EDUARDO ASQUEZ had a short career as an operatic tenor, but he became far better known, and will certainly be remembered, as an inspired singing teacher. During nearly four decades, he taught two generations of British singers, as well as many from other European countries, the Commonwealth and the United States.
The bond between singing teacher and pupil is a particularly close one, and often lasts long after the student has achieved public success. Asquez appears to have retained the trust and affection of his ex-students for even longer than usual.
Although born in La Linea, Spain, Asquez held a British passport all his life. His British grandfather was named Asquith and "Asquez" was the nearest Castilian equivalent. The family moved to Casablanca, where Eduardo was educated, and where he attended the Conservatoire. While still in his teens he sang Nadir, the tenor lead in Bizet's Les Pecheurs de perles, and other roles.
In the late Thirties he went to Paris to study further, and was caught there by the outbreak of the Second World War. During the German occupation he was interned, presumably because of his British passport. After the war he went to Gibraltar, to continue his interrupted career.
In the Fifties Asquez came to Britain, and joined the Carl Rosa Opera Company, which at that time toured throughout the UK. His roles included Gounod's Faust, Rodolpho in La Boheme and the Duke in Rigoletto, which he sung at Sadler's Wells Theatre in July 1956, during the Carl Rosa's annual visit to London.
That year he also sang Edmond in Puccini's Manon Lescaut. In April 1957 he appeared as Francesco, an artisan in Cellini's workshop, in Berlioz's Benvenuto Cellini, as Don Ottavio in Don Giovanni, a role he repeated at Sadler's Wells the following April. Later in 1958 the Carl Rosa closed down, after the withdrawal of its Arts Council subsidy.
Among the roles he sang in London, I remember particularly his credibly youthful Edmond, the student who has a cameo part in the first act of Manon Lescaut, in which he made an excellent impression, and his Don Ottavio, which was nicely sung, though it did not make much dramatic impact - but then very few Don Ottavios manage to achieve that. Asquez's stage career was not quite over, however, as in April 1960 he sang the Italian Chef in the Frank Loesser musical The Most Happy Fella, which ran for 288 performances at the London Coliseum.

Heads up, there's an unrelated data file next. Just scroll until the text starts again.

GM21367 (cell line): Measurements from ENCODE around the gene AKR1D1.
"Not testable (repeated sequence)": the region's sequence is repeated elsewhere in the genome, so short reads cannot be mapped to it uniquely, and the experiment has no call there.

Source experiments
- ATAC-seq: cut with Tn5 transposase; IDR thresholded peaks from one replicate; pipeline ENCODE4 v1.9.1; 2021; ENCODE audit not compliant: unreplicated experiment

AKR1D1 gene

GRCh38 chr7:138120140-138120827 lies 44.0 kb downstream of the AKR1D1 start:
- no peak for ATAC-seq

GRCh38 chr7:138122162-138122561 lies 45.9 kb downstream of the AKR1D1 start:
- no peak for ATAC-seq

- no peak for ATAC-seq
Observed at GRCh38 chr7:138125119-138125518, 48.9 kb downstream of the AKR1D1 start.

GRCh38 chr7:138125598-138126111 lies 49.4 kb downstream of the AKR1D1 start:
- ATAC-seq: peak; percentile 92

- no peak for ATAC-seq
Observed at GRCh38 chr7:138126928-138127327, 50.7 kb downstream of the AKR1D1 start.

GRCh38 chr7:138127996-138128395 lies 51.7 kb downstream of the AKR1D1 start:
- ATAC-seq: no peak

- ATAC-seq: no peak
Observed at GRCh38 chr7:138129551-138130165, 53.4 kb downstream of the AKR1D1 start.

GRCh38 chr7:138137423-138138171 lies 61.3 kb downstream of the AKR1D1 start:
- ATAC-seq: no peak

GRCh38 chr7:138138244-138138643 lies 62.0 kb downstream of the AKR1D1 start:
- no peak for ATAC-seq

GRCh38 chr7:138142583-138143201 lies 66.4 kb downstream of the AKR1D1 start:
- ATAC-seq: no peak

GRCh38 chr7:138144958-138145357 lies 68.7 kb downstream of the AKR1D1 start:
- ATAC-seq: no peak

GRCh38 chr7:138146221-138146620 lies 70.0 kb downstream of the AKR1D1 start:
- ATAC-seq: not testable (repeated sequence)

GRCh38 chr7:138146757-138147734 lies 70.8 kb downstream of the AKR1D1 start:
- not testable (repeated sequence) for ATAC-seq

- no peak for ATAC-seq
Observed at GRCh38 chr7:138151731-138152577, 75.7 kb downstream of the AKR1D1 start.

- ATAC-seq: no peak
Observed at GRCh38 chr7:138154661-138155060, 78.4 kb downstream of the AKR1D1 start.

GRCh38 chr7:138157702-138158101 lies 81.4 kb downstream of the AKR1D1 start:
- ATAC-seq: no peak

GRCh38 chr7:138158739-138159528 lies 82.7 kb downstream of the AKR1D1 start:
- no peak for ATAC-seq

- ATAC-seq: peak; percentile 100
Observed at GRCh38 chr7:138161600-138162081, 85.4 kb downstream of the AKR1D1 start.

Asquez was barely 40 when he started teaching, first in the Weekes Studios in Conduit Street, behind Regent Street, in the West End of London, then in the London Music Club, and finally at Ewell in Surrey. His pupils include Marie Collier, the Australian soprano whose untimely death at the age of 45 deprived the opera stage of one of its finest, most attractive singers. Other highly gifted sopranos who studied with him were Pauline Tinsley and Valerie Masterson, both with long, varied and extremely successful careers behind them; Rosalind Plowright and Vivian Tierney, who are currently at the peak of their careers, as is the American mezzo Kathleen Kuhlmann.
Neil Archer and Patrick Power (from New Zealand) are two of the tenors who studied with Asquez while the baritone Anthony Michaels-Moore has won tremendous admiration over the last few years, both in Britain and overseas. Looking for a common denominator in these very different, individual singers, I can only find one, but that is of huge importance: they all share a respect for the musical and dramatic values of the roles they sing. Collier's Tosca, Tinsley's Elektra, Masterson's Manon, Plowright's Aida, Tierney's Gutrune, Kuhlmann's Carmen, Archer's Tamino, Power's Cavaradossi and Michaels-Moore's Hamlet are all memorable, not merely for the fine vocal abilities shown by the singers, but for their integrity. They, and many, many more can stand as Eduardo Asquez's memorial.
Eduardo Asquez, operatic tenor and singing teacher: born La Linea, Spain 7 June 1919; died Paisley, Renfrewshire 20 September 1998.
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